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Los Alamos National Laboratory

  • Lab touts pollution reductions

    POJOAQUE — Denny Hjeresen of the Los Alamos National Laboratory probably summed it best Tuesday night at the Cities of Gold conference room when in the middle of his presentation, he said, “we have the most sampled sites on earth.”
    Hjeresen, the division leader for environmental protection at LANL, was describing how the lab is complying with a new EPA storm water permit that regulates runoff at several hundred Cold War-era environmental sites.
    The lab was required to install and certify completion of baseline control measures at all 250 site monitoring areas (SMAs), which includes 405 total sites by May 1.

  • Bradbury to host updated supercomputing exhibit

    For decades, Los Alamos National Laboratory has been synonymous with supercomputing, achieving a number of milestones along the way. Those milestones and more are now showcased in a new, updated supercomputing exhibit on display at the Laboratory’s Bradbury Science Museum.
     The grand opening of the exhibit, which features a lecture and reception, is from 4 to 6 p.m. on May 26 at the museum. The general public is invited.
     “I’m so thrilled that the exhibit is upgraded now,” said Linda Deck, director of the museum.

  • LANL earns volunteer award

    Los Alamos National Laboratory has earned an award as the top corporate volunteer organization among large employers in VolunteerMatch’s network of more than 140 leading companies and brands.
    Debbi Wersonick of Los Alamos National Laboratory’s Community Programs Office, coordinator of volunteer programs at the Laboratory, traveled to Chicago to receive the Corporate Volunteer Program of the Year Award, given by the San Francisco-based nonprofit organization for outstanding achievement and results in program reach, connection rate, volunteer hours tracked per 1,000 employees, and volunteer impact.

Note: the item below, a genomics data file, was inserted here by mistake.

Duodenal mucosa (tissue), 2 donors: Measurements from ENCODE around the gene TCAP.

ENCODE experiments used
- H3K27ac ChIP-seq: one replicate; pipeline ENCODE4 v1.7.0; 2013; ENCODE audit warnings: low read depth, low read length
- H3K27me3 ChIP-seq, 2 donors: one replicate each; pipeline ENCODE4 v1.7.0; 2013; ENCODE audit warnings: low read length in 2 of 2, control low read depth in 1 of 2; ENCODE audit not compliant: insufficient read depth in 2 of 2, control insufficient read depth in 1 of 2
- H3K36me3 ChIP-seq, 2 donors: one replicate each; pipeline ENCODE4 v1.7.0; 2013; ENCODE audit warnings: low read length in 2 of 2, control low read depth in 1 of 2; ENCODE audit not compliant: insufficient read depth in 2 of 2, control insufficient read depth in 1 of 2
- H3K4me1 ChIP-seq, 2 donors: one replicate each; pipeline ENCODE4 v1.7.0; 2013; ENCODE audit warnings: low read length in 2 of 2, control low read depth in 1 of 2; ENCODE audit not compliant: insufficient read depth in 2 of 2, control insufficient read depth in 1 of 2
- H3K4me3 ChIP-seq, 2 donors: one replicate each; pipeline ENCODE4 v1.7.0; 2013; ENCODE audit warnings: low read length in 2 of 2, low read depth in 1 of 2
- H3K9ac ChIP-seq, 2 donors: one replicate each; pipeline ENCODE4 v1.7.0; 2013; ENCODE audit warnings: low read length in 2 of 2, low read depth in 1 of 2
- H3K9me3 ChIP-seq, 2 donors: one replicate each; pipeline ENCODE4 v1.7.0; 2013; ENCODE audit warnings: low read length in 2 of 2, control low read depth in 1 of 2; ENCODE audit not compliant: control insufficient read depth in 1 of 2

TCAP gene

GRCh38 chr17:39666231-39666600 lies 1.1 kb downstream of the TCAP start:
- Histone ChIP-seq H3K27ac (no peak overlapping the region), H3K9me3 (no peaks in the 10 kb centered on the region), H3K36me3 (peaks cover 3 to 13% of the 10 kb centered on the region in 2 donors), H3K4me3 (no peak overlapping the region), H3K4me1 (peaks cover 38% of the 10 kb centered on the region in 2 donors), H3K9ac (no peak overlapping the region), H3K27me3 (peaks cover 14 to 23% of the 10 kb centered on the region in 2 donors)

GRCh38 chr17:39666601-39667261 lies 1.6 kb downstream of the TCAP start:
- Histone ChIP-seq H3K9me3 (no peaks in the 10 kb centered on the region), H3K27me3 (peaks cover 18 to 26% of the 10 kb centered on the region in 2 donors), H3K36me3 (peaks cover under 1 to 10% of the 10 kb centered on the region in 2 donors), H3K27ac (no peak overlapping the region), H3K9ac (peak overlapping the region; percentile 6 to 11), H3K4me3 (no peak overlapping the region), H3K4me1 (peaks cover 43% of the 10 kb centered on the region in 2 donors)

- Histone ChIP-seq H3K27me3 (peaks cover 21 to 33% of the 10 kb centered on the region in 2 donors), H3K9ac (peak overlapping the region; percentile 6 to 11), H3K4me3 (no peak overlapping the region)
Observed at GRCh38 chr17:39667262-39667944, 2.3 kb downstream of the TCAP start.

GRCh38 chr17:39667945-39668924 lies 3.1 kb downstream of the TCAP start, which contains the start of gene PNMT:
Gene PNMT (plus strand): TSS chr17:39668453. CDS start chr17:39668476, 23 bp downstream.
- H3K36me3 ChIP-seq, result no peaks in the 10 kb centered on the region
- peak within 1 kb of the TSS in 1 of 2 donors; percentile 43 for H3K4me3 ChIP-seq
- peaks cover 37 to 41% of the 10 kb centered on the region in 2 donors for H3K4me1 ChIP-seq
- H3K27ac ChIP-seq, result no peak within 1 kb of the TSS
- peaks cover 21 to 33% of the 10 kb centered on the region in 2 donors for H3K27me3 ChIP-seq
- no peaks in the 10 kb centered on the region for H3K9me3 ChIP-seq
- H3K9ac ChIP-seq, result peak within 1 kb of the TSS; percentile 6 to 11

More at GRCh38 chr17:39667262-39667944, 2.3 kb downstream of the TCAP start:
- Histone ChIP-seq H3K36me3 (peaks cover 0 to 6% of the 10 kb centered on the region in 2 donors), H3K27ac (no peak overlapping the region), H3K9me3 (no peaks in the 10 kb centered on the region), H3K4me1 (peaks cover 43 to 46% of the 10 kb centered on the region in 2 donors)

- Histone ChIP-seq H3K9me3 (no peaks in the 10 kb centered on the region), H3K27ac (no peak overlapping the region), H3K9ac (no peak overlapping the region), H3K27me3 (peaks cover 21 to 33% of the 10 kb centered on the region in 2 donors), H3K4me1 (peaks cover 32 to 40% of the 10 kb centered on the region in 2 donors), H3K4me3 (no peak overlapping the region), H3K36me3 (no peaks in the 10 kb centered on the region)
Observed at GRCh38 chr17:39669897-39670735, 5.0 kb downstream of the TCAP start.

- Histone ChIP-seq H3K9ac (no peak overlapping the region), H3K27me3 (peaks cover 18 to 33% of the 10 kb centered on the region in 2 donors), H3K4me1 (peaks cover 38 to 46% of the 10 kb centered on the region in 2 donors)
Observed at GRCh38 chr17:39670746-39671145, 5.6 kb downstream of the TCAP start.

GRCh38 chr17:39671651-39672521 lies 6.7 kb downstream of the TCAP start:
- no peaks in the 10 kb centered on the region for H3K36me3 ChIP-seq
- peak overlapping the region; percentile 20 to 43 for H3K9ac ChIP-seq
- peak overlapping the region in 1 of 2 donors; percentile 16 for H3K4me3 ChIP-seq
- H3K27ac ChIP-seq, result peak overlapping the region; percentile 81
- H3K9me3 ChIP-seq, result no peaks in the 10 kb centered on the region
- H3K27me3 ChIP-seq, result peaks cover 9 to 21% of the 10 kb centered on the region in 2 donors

• NNSA unveils strategic plan

    The National Nuclear Security Administration (NNSA) today released its new 2011 Strategic Plan, which details how NNSA will invest in the future, build the nuclear security enterprise required to implement President Barack Obama’s nuclear security agenda and enhance global security, and continue to improve the way it does business.  
    As we work to build “OneNNSA,” a single integrated enterprise that is organized to successfully complete the NNSA mission, the 2011 Strategic Plan will serve as an outline of NNSA’s goals for the next decade and a guide for its planning, programming, and budgeting processes.
    In a message included in the Strategic Plan, Administrator Thomas D’Agostino writes:

  • Another truck uncovered at TA-21

    Workers cleaning up Material Disposal Area B at Technical Area 21 off DP Road have finished 80 percent of their excavation.
    And surprise, surprise, guess what excavators have unearthed in the past month?
    Another truck.
    “This one was really mangled,” said Patricia Jones, who works in the environmental programs division for the Recovery Act projects at LANL. “Nobody took a photo of it.”